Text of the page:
In 2000 we shook to Sisqo’s Thong Song, we leaned to Soulja Boy’s Crank That in 2008, and now in 2012 we’re horse dancing to Psy’s Gangnam style. And while Americans are still beating this dead horse like an angry child attacking his first piñata with Gangnam style parodies and remixes, myself and many Asian-Americans are asking ourselves: why do Americans love Psy so much?
The alarming realization is that many individuals are starting to perceive Gangnam Style as K-Pop’s coming out party to American citizens; an idea that this is what K-Pop and, more stressfully, what all Asian music is about. Forget about the other talented K-Pop groups producing music, the$93 million dollar industry value, or the nearly impossible to avoid presence of rock hard abs and sex appeal in Korean music videos. No, America wants to reach into the back of the freezer to grab the Weird Al Yankovic of Korea, and position him as Korean music’s new mascot.
While the rest of the Korean music industry struggles to define itself in American markets, Psy has cemented himself with his jester-like antics and non-sexy appearance (by K-Pop standards) and has caused the red white and blue to laugh as they ask him to dance, monkey, dance! The heart of the matter is that Psy’s popularity among U.S markets is largely based on socially constructed filters that dismiss non-stereotypical Asian Americans in one pile (Yul Kwon, Keni Styles), and negative Asian caricatures in another (Long Duk Dong and Psy) thus creating a system that only allows for a specific type of Asian American to shine: foreign, sexually awkward and foolish – like Psy.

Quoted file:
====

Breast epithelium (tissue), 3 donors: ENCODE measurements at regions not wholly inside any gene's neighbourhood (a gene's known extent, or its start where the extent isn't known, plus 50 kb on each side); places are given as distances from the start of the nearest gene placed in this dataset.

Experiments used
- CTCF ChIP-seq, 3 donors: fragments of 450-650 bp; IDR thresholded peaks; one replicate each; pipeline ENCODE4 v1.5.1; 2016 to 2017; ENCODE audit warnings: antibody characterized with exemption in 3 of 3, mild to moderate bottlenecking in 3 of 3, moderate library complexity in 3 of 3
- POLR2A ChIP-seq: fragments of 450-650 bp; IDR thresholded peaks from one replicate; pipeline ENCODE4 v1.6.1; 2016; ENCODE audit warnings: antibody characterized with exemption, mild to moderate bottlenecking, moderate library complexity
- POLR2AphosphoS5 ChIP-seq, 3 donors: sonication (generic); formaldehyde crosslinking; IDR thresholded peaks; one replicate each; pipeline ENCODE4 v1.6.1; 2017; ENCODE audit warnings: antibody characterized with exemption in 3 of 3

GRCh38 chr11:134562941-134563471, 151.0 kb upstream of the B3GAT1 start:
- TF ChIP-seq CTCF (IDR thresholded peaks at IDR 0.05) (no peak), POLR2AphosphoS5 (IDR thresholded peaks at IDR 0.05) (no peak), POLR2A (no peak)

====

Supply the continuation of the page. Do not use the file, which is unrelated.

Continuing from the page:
In 2004 Asian-Americans felt the quake of William Hung – the personification of Asian stereotypes. His foreign accent and bucktooth appearance was reminiscent of Mr. Yunioshi, and everyone wanted more. So we ask ourselves the same question: why William? Psy and William both present stereotype abiding characters and with America’s rampant history of racist caricatures in media, they resurface reminiscent feelings of racism. Laughing at Psy is America’s free pass to mock Asians again, just as they did in Sixteen Candles.
Additionally, given the 41% Asian population at Hung’s alma mater, UC Berkeley, and 19% in all of the Bay Area, it becomes questionable why Hung was the primary Asian American featured on the show. Taking this into consideration we can draw lines to see similar patterns with America’s love for Psy and not his larger co-label mates, BigBang and 2NE1, or any other Korean artist. Because BigBang and 2PM are sex symbols, American tastebuds see them as unfamiliar, inaccurate, and unpalatable.
However, we must also consider the actual entertainment aspect of Gangnam Style. From a filmmaker’s perspective, the scenes, props and overall production value are quite incredible. Psy’s quirky tune and beat lingers in the corner of your ear like a Justin Bieber track. Like the world famous, Macarena, a catchy dance routine to accompany a music video also helps with the viral appeal.
With American media so reluctant to take risks in highlighting Asian Americans in non-stereotypical roles, an interesting effect comes into play. Asians are now creating their own sets of filters, organized societies and rules. Asian American filmmaker and director of Fast 5, Justin Lin, has created a new Youtube channel which highlights Asian actors in lead roles that defy stereotypes and in some cases, turns their origins slanted (MotherLover, a series about a White son whose Asian best friend is sleeping with his mother, summons the Fu Manchu caricature.) Tyrese Gibson’s K-TOWN is also revered for breaking the stereotypes of Asians being anti-social and emasculate.
This post was originally written for my Asian American Politics class, so please excuse my lack of penis jokes and foul language. I’ll be sure to go back to normal next time 😉